You haven't told us how long ago the annulment took place. If it took plac quite a while ago, the law's preference for stability and finality over accuracy would prevent anyone from revisting the validity of the order granting the annulment.
For those reasons, I believe your current marriage is valid and safe.See question
My soon to be ex husband is saying he's going to contest our divorce so I stay here in Texas rather than go home to AZ where I would have family to help me. He's in the military that's why we moved here.
The judge cannot order you to live anywhere. The judge CAN order that the children's residence be restricted. If the children are going to live with you, that effectively constrains your residence as well.
The purpose of the geographic restriction is to make it easy for both parents to spend lots of time with their children. If he lives within the area of geographic restriction AND he exercises frequent visits with his children, then, yes, the judge can order that the children live in a particular area, say Collin County, Texas and counties contiguous thereto. (Or Denton, if this is a Denton County case.)
If this happens, make sure your decree says that "If, at the time that mother wishes to relocate outside of Collin County, Texas and counties contiguous thereto father does not live within Collin County, Texas and counties contiguous thereto, then the geographic restricion on the primary residence of the children shall be lifted and mother shall have the exclusive right to designate the primary residence of the children without regard to geographic restriction."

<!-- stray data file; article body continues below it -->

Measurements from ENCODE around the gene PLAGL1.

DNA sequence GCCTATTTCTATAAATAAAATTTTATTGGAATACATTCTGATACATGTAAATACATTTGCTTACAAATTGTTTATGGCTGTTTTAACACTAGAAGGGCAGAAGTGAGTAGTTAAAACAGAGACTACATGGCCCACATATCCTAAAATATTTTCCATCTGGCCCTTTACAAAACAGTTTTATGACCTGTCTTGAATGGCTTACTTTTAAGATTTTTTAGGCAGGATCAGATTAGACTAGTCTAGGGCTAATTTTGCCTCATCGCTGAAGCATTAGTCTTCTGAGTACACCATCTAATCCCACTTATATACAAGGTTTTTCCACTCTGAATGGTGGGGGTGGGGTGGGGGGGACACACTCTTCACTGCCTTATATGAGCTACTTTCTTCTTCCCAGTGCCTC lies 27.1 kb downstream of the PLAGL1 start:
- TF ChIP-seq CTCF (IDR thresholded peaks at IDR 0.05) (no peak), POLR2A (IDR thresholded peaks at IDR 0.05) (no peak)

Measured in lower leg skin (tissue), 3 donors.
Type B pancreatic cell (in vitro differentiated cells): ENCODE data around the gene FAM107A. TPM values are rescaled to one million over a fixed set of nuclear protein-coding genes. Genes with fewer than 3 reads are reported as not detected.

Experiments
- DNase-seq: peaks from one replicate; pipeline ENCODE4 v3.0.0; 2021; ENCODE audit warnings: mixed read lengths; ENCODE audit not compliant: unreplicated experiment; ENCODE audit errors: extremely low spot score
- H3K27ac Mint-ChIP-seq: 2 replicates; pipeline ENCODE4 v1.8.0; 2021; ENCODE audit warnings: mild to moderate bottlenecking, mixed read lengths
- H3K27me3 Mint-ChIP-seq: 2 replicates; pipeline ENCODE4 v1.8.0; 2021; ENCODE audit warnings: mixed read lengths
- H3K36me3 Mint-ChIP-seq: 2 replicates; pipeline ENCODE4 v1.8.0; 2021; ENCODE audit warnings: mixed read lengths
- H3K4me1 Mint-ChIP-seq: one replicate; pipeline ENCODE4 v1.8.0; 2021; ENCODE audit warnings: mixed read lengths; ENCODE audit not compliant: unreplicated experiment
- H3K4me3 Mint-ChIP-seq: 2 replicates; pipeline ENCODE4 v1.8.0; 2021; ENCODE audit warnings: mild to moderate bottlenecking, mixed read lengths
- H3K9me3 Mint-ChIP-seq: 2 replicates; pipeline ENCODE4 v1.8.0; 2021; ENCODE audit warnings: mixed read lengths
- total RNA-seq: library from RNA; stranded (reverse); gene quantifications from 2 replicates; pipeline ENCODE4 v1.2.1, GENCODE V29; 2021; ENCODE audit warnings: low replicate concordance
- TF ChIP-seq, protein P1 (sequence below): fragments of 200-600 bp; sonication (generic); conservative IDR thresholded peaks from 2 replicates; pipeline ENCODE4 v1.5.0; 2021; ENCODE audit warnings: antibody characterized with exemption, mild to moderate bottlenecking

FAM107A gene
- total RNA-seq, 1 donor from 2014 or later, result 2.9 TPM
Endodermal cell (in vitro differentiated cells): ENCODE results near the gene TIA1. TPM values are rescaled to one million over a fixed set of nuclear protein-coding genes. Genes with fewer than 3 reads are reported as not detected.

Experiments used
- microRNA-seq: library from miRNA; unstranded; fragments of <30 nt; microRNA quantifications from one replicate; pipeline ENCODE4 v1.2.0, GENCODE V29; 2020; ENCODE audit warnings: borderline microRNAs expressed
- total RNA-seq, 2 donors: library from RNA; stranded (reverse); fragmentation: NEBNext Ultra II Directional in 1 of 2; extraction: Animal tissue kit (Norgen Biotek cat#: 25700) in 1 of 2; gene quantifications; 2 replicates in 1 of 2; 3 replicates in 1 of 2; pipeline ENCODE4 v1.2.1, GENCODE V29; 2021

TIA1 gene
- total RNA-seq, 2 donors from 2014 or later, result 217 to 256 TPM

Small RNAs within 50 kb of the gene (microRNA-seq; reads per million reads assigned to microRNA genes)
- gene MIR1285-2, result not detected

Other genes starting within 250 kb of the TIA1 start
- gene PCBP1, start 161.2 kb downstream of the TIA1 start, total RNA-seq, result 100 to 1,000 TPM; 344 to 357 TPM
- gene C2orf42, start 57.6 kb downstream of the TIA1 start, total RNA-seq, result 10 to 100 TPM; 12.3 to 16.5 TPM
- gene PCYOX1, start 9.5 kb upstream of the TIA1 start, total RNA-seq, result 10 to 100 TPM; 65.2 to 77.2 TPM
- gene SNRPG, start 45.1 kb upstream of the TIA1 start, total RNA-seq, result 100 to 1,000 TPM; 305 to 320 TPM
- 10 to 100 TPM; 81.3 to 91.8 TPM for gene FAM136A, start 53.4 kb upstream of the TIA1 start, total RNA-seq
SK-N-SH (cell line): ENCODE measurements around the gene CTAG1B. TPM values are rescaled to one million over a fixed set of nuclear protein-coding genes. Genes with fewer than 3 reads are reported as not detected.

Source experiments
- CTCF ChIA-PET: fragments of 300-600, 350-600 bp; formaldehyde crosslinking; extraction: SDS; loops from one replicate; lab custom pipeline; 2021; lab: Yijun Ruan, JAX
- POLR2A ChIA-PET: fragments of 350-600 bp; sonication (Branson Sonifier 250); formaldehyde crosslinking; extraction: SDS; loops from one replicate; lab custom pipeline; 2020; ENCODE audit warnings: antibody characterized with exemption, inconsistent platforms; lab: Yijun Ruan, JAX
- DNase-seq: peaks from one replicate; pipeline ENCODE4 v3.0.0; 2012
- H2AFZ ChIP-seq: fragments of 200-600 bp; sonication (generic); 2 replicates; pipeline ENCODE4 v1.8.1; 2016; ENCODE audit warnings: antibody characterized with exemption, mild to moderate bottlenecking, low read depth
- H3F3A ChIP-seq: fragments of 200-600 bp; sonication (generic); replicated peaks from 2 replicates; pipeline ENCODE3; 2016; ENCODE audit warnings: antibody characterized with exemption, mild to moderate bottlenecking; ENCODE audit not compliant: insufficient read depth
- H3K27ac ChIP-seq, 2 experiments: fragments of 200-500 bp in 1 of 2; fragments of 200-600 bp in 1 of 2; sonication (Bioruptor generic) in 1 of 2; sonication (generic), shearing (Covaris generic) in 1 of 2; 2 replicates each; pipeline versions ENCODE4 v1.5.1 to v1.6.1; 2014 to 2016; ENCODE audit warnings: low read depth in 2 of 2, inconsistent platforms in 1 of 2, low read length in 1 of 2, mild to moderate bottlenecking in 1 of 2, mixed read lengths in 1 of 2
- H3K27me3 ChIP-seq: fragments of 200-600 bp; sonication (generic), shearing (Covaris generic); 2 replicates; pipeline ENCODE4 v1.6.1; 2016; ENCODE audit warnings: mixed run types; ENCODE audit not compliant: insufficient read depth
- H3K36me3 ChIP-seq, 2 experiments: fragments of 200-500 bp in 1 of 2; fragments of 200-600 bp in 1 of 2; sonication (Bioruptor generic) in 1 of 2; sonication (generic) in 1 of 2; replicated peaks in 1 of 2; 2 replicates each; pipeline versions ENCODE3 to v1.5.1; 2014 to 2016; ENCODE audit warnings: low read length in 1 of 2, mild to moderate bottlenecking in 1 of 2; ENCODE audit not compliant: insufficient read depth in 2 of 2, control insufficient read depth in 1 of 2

If you are representing yourself, you are probably in for a very bad time. You are probably giving up rights to his military benefits, pension, etc. You need to consult with a good family law attorney in your area and make certain you are not forfeiting important, valuable rights.See question
we both signed and he filed his response.
If you do not have an attorney, then on the 61st day (or thereafter) you bring four copies of your final decree and any other documents needed to finalize your divorce (e.g. child support set up form, QDROs) to the courthouse at 8:30 and tell the bailiff you'd like to "prove up" your final divorce. In Collin County, you'll go to the Auxiliary Court #3 on first floor.
The judge is not permitted to the sign the decree before the 61st day.See question
our daughter had a baby moved from our house in with her boyfriend along with our granddaughters 2yrs ago ever since its been nothing but emotional instability they both drink fight cps has been called. His 15 yr old daughter now lives with his pa...
I'm so sorry she's having to endure this nightmare.
From the facts you've given, you would have to allege and prove to the court that allowing her to live with you is necessary because her present circumstancs would significantly impair her phyusical health or emotional development. (Tex. Family Code 102.004(a)(1)).
Good luck!!See question
The ex- husband taking be back to court for the 3rd or 4th time- settled out of court at mediation 3 years ago. He's now back asking for more child support without any negative change in finance. As a matter of fact, since last orders has bought: ...